William Lee 12-bore SxS boxlock non-ejector shotgun Barrel length: 27 3/4"; Chambers: 2 1/2"; Chokes: R27, L11; Material: steel; Rib: swamped; Locks: boxlock; Operating lever: top-lever; Stock length: 14"; Grip type: semi-pistol; Weight: 5lb 12oz. SN 2914.
Converted from ejector. This lightweight boxlock ejector of fine quality was, in all likelihood, made as a grouse gun around 1890. The steel barrels are choked tightly in the right barrel and more open in the left, enabling the first shot, using the front trigger, to take a bird well out in front and the second shot at closer range, as the speeding covey broke over the butts. The gun was originally fitted with Deeley patent ejectors but these have at some point been removed and a single extractor fitted to replace the original split legs.
The stock is well-figured with a semi-pistol grip and horn butt-plate, checkered side-panels (called 'church windows' in the trade) and drop points. The matching forend has a shouldered profile, fine checkering and a horn finial. The catch is of the Deeley and Edge pattern. The stock is fitted with a gold oval bearing the initials 'C.R.H'.
The scoop-back Anson & Deeley type action is fully engraved 'Wm Lee' with scrolls and beaded borders, which extend onto the shaped fences, bottom plate, furniture and top-strap. The top-lever operates a treble grip of the Greener type and is inlaid in gold with the word 'EJECTOR'. The safety slide is mounted on the top strap, with the words 'SAFE' inlaid in gold. The double triggers are set for a right-handed shooter.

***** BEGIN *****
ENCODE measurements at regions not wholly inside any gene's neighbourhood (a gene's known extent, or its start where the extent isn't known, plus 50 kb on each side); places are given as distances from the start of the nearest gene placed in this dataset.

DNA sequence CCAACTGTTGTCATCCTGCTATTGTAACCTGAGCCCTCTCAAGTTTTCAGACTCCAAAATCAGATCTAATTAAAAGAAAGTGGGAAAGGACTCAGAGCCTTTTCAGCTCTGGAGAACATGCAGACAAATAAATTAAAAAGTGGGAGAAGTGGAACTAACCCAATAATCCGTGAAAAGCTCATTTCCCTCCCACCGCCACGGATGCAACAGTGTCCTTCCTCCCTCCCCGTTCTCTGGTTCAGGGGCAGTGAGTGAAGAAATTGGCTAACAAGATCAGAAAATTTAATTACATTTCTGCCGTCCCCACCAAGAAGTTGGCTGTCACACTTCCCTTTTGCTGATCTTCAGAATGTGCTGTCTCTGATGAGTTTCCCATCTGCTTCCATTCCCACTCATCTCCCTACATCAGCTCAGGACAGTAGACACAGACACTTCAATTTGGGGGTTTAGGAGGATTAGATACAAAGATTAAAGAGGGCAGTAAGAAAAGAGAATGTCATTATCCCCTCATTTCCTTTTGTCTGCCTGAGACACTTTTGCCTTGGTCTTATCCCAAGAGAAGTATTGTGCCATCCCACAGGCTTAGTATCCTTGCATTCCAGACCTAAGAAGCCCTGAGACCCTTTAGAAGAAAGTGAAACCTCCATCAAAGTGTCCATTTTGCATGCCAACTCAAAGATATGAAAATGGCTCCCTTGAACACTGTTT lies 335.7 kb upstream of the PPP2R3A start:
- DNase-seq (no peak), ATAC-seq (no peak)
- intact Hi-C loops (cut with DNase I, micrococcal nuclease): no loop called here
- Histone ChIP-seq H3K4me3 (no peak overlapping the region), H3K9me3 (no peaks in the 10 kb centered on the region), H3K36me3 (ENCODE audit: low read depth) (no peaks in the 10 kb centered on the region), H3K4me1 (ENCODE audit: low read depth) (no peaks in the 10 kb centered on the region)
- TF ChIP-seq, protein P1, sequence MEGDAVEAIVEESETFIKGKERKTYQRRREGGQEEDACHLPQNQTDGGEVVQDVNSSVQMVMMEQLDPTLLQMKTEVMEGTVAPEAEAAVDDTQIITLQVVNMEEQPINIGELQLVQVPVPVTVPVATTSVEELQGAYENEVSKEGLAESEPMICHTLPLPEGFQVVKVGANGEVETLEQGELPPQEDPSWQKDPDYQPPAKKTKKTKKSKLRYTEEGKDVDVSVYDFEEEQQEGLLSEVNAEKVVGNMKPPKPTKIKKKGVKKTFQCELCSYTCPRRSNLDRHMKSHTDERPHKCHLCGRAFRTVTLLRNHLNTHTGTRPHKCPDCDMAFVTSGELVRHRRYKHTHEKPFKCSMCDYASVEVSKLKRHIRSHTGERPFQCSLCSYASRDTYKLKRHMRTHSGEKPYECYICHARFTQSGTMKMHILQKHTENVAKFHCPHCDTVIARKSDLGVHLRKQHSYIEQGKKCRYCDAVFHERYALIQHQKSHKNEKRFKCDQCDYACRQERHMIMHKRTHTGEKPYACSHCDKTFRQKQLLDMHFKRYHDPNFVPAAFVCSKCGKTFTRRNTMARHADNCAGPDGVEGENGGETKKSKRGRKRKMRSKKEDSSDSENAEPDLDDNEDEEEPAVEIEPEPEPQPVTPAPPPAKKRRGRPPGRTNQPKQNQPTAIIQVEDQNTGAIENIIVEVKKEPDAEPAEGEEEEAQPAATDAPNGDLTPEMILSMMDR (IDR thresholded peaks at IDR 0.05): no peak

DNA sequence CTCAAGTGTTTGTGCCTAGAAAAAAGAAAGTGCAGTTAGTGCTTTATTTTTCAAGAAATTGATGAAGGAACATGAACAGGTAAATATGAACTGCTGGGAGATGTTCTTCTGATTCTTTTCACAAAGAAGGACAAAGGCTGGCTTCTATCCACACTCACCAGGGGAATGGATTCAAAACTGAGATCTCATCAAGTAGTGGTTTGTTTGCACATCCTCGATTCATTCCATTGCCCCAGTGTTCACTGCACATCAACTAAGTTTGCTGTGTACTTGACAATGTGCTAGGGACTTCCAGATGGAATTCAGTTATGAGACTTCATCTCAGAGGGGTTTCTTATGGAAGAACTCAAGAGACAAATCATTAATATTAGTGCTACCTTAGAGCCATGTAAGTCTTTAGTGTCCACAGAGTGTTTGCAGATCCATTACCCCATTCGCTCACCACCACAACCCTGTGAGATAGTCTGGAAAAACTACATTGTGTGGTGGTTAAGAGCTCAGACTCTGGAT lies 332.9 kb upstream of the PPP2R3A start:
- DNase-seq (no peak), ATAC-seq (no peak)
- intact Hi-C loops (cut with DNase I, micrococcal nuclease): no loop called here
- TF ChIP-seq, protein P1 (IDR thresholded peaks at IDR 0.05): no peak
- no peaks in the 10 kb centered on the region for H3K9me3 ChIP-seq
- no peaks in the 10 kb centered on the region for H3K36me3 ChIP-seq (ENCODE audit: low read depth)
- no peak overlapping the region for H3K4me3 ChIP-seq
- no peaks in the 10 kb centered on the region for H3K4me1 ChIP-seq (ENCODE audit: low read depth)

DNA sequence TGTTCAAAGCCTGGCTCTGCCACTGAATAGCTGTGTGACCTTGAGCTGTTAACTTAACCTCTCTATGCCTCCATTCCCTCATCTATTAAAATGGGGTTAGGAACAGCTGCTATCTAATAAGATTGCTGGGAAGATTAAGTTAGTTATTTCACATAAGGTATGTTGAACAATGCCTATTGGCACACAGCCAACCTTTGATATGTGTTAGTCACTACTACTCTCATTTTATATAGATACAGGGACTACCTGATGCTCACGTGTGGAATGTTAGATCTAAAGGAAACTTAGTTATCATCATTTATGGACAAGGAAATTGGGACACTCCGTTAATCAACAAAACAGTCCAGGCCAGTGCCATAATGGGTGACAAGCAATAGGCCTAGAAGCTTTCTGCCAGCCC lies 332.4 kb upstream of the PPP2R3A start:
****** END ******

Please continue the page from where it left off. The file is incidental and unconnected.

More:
The 28" steel barrels have a swamped rib (engraved 'William Lee, 28 Lancaster Street, Birmingham and Kimberley') with brass bead at the muzzles, top extension to accept the Greener cross-bolt and is nitro-proofed with 2 1/2" chambers. Chokes are 3/4, left and 1/2, right.
This gun has been stripped, cleaned and serviced by a London-trained (ex-Purdey) gunmaker.
Other Notes: Established in 1860 in Fleet Street, William Lee moved in 1861 to 9 Lancaster Street. In 1872 the firm moved to 21 Weaman Row, taking over the premises formerly occupied by Caleb Lee who may have been William's brother. In 1875 the firm moved to 28 Lench Street and at about this time the firm took out a patent, which may have been for an under-lever action.
In about 1875 a member of the family (possibly E J Lee) appears to have sought his fortune in the 'Big Hole' at Kimberley, South Africa, where a gun dealing business in the name of Wm Lee was opened. Rifles and shotguns engraved 'William Lee, Birmingham & Kimberley' show the association.
In 1900, William Lee moved to 28 Lancaster Street in Birmingham.
Soon after 1900 in South Africa, the name of the firm changed to E J Lee and this firm appears to have closed in 1908 at the same time as the Birmingham firm closed.